Third and State This Week: Upward Mobility, Pittsburgh and Detroit, Revenue Wrap, and Diversion Politics

This week at Third and State, we blogged about a new study showing the American Dream of upward mobility is more alive in Pennsylvania than in many parts of the country. We also wrote about 2012-13 revenue collections and a well-oiled effort to distract middle-class families from the real cause of their economic struggle. Plus, a guest post on how Pittsburgh avoided Detroit's fate.

IN CASE YOU MISSED IT:

  • On wages and mobility, Stephen Herzenberg blogged about a new study by Harvard and Berkeley economists showing that Pennsylvania enjoys substantially more upward mobility than many other parts of the United States.
  • On state budget and taxes, Michael Wood explained some of the key takeaways from General Fund revenue collections in the 2012-13 fiscal year.
  • On nutrition assistance, Stephen Herzenberg responded to the latest salvo in an organized right-wing assault on nutrition assistance and other safety net spending. Steve wrote that the real kitchen table issue facing most Americans is rising income inequality.
  • And on the Marcellus Shale and the economy, guest blogger Tim Stuhldreher shared his thoughts on why Pittsburgh has fared much better than Detroit after taking huge economic hits in the 1980s. Hint: it is not all about shale drilling.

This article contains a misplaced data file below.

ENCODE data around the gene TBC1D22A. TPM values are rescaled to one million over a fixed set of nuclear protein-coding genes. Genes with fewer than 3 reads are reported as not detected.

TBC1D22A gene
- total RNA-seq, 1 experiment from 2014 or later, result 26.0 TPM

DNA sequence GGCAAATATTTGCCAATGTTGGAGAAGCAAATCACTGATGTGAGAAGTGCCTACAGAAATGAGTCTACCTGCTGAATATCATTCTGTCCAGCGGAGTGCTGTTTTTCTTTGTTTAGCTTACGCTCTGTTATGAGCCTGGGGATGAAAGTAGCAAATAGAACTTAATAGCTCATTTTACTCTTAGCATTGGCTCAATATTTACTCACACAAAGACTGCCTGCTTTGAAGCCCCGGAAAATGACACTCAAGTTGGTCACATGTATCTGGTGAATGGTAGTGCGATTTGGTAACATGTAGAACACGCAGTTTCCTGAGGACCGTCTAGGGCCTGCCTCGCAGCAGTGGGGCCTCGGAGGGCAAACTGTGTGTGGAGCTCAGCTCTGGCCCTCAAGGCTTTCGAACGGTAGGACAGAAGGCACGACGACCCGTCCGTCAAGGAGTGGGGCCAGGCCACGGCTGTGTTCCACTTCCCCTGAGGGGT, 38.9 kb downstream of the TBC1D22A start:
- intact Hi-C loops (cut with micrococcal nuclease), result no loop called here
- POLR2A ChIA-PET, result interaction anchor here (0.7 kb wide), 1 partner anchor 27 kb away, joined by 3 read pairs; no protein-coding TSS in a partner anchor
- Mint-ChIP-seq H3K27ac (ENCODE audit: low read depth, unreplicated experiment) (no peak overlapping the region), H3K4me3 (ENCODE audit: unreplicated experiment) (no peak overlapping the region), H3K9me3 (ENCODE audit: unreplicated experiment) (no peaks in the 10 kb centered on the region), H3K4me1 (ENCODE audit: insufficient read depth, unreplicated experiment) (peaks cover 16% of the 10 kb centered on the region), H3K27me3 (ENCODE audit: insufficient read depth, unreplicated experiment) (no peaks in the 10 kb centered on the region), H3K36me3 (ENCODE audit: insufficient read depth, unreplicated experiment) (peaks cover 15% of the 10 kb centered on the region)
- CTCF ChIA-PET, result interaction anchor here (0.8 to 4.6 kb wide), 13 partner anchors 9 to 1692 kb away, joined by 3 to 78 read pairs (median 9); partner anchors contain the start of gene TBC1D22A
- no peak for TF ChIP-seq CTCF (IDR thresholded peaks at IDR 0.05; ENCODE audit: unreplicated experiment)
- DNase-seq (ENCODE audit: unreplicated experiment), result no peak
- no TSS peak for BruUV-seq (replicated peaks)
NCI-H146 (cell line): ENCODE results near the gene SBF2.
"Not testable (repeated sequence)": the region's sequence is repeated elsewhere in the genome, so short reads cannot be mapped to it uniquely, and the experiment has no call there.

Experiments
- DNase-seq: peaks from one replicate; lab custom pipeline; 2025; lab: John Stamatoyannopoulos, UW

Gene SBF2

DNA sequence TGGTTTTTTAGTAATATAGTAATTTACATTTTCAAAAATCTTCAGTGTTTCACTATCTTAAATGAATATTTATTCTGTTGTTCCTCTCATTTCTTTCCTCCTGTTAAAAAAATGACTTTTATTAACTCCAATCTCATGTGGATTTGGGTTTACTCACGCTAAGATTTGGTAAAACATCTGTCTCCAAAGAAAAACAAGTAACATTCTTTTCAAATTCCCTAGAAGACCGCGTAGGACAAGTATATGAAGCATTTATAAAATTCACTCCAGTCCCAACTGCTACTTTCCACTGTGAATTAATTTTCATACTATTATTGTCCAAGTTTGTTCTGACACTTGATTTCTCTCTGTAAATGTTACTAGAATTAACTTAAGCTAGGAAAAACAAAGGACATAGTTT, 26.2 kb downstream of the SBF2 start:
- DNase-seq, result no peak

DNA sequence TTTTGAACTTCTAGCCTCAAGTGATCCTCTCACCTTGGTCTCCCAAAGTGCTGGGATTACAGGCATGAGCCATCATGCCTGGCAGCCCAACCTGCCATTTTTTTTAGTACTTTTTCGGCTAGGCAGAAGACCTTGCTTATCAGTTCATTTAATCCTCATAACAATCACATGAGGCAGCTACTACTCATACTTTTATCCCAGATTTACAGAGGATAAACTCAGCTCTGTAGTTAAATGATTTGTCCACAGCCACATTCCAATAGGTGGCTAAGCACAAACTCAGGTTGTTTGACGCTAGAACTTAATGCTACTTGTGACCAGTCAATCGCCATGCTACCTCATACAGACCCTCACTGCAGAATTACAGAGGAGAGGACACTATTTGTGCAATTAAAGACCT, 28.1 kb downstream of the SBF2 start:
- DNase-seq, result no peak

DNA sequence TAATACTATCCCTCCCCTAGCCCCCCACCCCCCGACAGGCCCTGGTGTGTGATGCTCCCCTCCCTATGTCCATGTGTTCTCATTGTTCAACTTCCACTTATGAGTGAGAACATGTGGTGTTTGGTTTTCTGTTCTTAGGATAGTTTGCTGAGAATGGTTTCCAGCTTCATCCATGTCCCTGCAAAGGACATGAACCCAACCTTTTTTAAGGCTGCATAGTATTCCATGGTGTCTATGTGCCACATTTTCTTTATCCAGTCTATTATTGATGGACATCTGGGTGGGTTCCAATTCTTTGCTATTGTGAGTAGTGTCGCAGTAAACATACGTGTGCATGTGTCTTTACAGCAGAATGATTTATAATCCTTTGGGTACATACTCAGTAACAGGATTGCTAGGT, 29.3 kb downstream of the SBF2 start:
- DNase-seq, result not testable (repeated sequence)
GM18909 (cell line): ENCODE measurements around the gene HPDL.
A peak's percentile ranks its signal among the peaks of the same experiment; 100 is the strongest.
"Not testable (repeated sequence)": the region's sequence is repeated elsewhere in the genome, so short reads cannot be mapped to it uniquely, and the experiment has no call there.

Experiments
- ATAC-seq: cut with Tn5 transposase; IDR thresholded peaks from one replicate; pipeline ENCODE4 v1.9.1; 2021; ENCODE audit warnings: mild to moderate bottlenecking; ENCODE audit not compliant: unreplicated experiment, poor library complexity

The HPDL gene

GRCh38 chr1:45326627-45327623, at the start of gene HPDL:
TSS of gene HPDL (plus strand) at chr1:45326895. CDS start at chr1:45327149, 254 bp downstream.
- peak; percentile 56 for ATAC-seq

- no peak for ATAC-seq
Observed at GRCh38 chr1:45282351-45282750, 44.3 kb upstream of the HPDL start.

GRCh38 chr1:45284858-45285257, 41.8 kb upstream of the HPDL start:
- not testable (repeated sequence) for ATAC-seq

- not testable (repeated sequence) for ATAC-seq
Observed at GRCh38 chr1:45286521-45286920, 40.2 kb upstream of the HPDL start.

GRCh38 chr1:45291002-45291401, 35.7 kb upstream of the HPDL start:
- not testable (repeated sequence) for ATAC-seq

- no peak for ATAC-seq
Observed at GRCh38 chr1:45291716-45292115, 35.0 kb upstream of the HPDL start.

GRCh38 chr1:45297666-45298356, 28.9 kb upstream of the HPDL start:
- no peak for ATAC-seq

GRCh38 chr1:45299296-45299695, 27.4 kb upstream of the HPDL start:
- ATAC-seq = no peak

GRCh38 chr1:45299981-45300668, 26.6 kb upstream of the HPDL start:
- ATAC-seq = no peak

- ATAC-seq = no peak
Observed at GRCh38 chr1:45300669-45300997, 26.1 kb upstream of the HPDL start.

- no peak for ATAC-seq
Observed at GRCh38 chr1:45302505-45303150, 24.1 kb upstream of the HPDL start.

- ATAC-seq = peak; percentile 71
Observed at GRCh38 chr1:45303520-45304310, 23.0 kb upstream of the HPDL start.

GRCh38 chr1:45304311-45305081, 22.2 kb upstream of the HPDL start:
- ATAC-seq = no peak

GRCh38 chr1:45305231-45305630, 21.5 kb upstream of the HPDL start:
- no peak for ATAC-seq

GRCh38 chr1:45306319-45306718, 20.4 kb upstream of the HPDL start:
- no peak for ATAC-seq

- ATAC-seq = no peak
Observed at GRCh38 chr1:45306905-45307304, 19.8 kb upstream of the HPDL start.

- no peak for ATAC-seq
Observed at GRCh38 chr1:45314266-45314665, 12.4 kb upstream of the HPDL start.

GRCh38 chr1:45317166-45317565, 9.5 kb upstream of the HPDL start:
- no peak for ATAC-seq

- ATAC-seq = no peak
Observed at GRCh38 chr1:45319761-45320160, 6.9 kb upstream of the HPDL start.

IN OTHER NEWS

Pennsylvania, Land of Opportunity

We're not always the "good news bears," but today we're thrilled to give greater visibility to a landmark new study that shows the American Dream of upward mobility is more alive in Pennsylvania than in most parts of the country.

Guest Post: It Wasn’t the Shale, Yinz

By Tim Stuhldreher
Originally published at Tim Stuhldreher's Blog

Paul Krugman muses on why deindustrialization left Detroit a basket case, but not Pittsburgh. Both metros were one-industry towns well into the 1970s (cars in Detroit, steel in Pittsburgh). Both took huge economic hits in the 1980s when the factories closed and the jobs went away. Yet today Detroit is a bankrupt wasteland, while Pittsburgh isn’t doing too badly. What’s the difference?

A Revenue Wrap for 2012-13

Last week I shared a chart tracking General Fund revenue collections compared to official estimates over the 2012-13 fiscal year. Here it is again.
2012-13 General Fund Revenue Surplus/(Deficit) by Month

Now for a bit more analysis.

Diversion Politics and Factual Errors with 'Americans for a Tiny Sliver of Rich People'

Jennifer Stefano, the Pennsylvania director of Americans for Prosperity, published an op-ed in the Patriot-News Friday — the latest salvo in an organized right-wing assault on nutrition assistance and other safety net spending.

Third and State This Week: Fewer College Grads Starting Businesses and State Revenue Collections in 2012-13

This week at Third and State, we blogged about student loan debt deterring college grads from starting their own businesses, income inequality and efforts to turn back prevailing wage laws for construction workers, and revenue collections during the now-completed 2012-13 Fiscal Year.

IN CASE YOU MISSED IT:

  • On higher education, Jamar Thrasher blogged that more and more American college graduates are declining to start their own businesses partly because of the rising costs of tuition and crushing student loan debt.